UGH. I'm reading another book about loss. I find myself drawn to frank and raw stories, where the authors discuss their experiences without bathing in false hope and creating recipes for "fixing it." My latest read, "The Mercy Papers" by Robin Romm is stark. After the first few chapters I almost gave up---too close, too painful, too much reality. I skipped to the afterword at the end of the book, looking for a reason to keep reading. I found it; she writes:
I returned to my place and continued to read "the violence of the actual event," as Romm describes her book. I gave myself permission, though, to skip and read through in a shallow manner when it becomes too hard for my tender heart to take. And with my new approach, I am still able to find many experiences that resonate with my own.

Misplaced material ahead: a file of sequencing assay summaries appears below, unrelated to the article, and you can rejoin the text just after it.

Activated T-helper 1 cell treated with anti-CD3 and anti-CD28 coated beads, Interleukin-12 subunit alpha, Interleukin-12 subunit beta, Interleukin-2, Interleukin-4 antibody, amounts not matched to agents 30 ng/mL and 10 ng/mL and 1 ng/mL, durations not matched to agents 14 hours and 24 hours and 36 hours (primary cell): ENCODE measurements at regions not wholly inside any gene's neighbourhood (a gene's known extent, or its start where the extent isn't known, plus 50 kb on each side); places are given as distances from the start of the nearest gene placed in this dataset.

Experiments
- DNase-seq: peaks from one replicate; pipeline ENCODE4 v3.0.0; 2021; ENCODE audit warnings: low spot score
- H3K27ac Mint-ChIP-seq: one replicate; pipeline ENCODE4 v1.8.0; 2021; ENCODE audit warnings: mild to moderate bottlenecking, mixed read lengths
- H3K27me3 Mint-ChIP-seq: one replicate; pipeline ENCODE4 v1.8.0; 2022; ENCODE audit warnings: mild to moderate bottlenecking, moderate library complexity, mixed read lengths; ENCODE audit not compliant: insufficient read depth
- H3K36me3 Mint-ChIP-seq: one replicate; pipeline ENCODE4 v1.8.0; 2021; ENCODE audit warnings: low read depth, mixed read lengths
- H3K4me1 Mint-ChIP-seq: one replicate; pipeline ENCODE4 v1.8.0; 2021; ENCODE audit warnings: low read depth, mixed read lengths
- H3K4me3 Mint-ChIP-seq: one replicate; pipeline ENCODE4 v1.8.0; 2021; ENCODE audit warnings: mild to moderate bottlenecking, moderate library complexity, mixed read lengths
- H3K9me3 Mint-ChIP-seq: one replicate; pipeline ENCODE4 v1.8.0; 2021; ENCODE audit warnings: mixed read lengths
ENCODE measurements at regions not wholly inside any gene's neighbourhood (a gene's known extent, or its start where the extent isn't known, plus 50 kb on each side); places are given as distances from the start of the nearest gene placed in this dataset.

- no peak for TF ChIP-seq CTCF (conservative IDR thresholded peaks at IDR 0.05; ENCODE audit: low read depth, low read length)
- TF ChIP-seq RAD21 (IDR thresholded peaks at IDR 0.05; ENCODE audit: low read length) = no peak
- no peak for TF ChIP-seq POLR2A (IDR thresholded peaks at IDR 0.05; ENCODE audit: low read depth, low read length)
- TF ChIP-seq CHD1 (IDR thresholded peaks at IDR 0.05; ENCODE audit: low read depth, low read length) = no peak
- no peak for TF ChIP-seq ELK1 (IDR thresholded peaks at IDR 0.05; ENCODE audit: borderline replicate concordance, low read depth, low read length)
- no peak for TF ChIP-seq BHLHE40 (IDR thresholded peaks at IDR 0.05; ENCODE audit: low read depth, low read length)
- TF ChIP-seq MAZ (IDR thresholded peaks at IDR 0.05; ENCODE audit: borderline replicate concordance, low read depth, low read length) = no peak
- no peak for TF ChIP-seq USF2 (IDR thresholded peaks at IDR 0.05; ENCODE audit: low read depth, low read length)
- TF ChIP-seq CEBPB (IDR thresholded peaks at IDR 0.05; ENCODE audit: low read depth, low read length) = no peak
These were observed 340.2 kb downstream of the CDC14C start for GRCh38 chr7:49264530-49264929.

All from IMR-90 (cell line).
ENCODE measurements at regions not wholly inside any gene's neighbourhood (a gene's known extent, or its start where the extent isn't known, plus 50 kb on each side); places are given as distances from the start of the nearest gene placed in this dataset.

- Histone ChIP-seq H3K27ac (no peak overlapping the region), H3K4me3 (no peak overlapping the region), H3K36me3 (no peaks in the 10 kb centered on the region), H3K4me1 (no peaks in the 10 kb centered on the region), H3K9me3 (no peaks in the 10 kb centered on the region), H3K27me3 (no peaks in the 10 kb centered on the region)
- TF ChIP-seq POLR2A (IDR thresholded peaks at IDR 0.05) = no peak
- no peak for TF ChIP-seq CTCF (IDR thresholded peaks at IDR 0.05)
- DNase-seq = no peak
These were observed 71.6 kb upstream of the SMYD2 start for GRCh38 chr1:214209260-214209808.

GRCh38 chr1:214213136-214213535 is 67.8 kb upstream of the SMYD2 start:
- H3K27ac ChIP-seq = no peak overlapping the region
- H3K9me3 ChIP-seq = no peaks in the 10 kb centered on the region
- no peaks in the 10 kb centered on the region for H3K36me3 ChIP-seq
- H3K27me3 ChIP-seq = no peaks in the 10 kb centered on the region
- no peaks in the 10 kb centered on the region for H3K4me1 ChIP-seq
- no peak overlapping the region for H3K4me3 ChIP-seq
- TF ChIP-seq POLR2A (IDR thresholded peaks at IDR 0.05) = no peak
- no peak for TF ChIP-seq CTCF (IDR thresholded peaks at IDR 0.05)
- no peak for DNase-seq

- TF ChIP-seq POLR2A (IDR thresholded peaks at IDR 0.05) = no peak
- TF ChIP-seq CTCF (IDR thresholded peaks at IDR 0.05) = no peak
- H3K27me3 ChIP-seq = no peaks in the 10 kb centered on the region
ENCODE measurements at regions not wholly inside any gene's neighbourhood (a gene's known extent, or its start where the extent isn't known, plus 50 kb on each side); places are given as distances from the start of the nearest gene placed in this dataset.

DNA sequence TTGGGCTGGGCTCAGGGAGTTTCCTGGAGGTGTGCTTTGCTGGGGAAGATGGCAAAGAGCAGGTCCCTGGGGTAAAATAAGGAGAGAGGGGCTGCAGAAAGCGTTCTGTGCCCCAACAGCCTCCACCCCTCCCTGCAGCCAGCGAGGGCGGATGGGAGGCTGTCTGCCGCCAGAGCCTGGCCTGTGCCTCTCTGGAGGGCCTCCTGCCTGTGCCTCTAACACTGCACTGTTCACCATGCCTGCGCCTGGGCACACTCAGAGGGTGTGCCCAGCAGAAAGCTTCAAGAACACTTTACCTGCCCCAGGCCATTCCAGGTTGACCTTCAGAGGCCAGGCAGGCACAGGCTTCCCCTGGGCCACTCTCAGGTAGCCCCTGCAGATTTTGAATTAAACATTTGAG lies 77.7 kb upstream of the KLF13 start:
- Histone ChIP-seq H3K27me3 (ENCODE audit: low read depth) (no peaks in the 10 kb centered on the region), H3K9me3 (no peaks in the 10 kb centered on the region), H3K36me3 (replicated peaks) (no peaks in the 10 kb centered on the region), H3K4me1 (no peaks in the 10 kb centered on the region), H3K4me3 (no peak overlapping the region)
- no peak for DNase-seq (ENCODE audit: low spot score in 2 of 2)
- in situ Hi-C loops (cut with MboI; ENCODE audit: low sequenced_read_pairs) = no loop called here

I wonder of this need I have to pour a cup of another's pain with my own. How is it that there is comfort in that? Perhaps it is that another's pain informs my own. I don't feel better that someone else suffers as I do, but I do learn from those who have suffered tragic loss and can articulate and describe and make meaning of it.
My approach to Caitlin's death was and is to allow it to be what it is, and to have the courage to feel the emotions it conjures in me to be felt. To express in words or images the meaning I find and to hug her life close to me until it becomes a physical, tangible part of me. I think, maybe, that's what Romm has accomplished with her book.